Tips for a good nights sleep
There are a number of factors that may increase your risk for insomnia and by addressing these you may improve your sleep quality and quantity.
- Establish and maintain a regular time for going to bed and rising (rising at the same time is important) Best to retire no later than 11pm
- Expose yourself to bright light/sunlight in morning on waking
- Get up when you wake up – don’t linger in bed
- No coffee after lunch or any caffeine after 2 pm
- Avoid drinking soft drinks
- Your neck / back / shoulders might need some attention (consider seeing a physiotherapist – www.gracevillephysio.com.au)
- Eat light meals at night – your body needs to use its energy to rejuvenate itself rather than spend the night digesting food you have eaten
- At night dim the lights, turn on low watt lamps and turn down T.V. etc.
- Avoid tyramine foods after 5pm (aged foods)
- Avoid eating starches after 5pm
- Make sure the bedroom is completely dark and free from noise (consider ear plugs, eye mask, blockout curtains)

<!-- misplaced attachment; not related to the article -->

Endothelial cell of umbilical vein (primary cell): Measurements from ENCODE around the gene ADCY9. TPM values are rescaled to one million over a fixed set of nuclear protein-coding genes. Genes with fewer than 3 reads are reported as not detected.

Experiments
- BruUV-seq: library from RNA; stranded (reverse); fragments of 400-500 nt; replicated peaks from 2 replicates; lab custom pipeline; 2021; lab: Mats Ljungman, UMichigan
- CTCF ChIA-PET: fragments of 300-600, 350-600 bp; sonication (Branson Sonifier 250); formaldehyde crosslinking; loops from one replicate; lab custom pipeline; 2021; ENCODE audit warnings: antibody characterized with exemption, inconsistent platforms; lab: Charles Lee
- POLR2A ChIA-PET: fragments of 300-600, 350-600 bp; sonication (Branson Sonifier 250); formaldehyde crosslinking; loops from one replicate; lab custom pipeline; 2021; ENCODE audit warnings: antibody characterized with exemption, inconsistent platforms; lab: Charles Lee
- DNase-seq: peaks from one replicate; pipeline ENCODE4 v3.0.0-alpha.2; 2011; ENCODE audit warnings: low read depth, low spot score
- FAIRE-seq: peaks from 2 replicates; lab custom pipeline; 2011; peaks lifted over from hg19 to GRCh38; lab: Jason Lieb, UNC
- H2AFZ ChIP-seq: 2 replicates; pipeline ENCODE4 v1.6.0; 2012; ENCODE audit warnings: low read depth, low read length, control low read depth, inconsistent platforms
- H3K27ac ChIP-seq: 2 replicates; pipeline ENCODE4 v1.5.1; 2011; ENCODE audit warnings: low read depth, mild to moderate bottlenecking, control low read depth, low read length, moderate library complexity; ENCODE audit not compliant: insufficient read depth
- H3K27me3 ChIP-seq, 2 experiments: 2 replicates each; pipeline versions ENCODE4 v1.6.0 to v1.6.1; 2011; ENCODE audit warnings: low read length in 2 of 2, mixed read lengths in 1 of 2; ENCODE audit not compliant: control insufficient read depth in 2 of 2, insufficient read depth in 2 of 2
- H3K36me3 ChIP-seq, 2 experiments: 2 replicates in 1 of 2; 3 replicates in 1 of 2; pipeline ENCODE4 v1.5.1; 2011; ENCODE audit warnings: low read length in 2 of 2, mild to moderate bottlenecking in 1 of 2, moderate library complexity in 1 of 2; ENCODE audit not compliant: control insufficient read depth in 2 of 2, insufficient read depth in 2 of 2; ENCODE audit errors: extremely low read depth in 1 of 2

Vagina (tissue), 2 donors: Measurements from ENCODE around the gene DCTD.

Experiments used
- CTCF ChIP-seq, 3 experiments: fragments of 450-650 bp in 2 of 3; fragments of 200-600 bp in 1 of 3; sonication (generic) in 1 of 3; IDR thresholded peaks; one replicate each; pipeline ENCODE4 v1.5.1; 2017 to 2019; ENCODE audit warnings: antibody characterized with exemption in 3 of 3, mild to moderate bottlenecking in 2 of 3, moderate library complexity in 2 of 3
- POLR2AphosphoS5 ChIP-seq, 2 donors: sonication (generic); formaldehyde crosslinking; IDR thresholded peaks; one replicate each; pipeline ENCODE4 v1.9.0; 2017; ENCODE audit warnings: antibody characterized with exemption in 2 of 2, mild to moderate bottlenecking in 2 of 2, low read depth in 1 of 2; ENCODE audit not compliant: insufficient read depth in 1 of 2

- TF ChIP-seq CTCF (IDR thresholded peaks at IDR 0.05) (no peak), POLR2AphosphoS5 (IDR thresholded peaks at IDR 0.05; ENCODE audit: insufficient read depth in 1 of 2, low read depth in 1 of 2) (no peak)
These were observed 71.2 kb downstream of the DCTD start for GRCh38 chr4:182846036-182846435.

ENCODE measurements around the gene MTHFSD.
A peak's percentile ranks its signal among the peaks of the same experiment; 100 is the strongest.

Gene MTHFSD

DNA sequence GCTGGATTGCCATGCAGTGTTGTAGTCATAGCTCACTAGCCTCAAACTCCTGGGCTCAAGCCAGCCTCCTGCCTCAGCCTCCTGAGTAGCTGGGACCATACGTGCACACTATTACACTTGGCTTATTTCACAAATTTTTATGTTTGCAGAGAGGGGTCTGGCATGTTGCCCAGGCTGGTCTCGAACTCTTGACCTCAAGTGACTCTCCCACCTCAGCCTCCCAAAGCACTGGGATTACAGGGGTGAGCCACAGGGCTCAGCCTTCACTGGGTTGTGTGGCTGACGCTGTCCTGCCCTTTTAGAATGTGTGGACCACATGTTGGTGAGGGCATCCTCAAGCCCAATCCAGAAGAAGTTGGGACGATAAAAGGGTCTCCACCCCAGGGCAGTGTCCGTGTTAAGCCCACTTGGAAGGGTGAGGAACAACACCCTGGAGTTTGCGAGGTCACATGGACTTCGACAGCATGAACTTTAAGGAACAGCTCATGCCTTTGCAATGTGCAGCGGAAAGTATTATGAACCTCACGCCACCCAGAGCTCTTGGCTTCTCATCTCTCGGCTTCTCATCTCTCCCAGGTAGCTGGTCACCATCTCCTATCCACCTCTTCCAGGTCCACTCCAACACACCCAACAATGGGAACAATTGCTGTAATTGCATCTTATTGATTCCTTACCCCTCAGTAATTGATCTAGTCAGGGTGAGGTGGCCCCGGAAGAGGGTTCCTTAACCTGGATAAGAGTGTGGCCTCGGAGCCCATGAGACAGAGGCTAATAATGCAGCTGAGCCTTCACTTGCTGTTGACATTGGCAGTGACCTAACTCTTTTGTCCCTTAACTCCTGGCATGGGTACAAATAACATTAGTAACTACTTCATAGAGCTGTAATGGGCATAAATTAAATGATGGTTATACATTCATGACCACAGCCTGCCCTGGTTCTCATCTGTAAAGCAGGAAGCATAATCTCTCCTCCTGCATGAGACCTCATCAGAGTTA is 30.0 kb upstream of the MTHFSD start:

- Create a sleep promoting environment that is comfortable (cool, quiet, dark.)
- Avoid using an electric blanket (or warm up then unplug from wall)
- Electrical appliances and mobile phones should be at a distance of one metre or more from bed
- Avoid watching TV in bed
- Avoid cigarettes 2 hours before bed, or even better – QUIT!
- Avoid exercising too late at night
- Avoid naps late in the afternoon, If you need a “Power nap” during the day, 20 minutes before 2pm is OK, only if need.
- Nasal breathing is essential/close your mouth! Breathing nasal strips can open up nasal passages (from chemist)
- Establish a regular bedtime routine/ritual so that you start to connect these prebed activities (such as a bath, or listening to certain music) with a winding-down sensation, and then doing them or even thinking about them will make you feel relaxed and sleepy.
- Learn ways to manage stress. Consider talking to a counsellor?
- There may be other factors contributing to poor sleep – so speak to your Naturopath, Nutritionist or Doctor if insomnia persists. For more information on some of the testing we have available, have a look at this link – Sleep Profile Test.
The biggest challenge is to try not to worry about your lack of sleep, as this just creates extra pressure on you to fall asleep, perpetuating insomnia.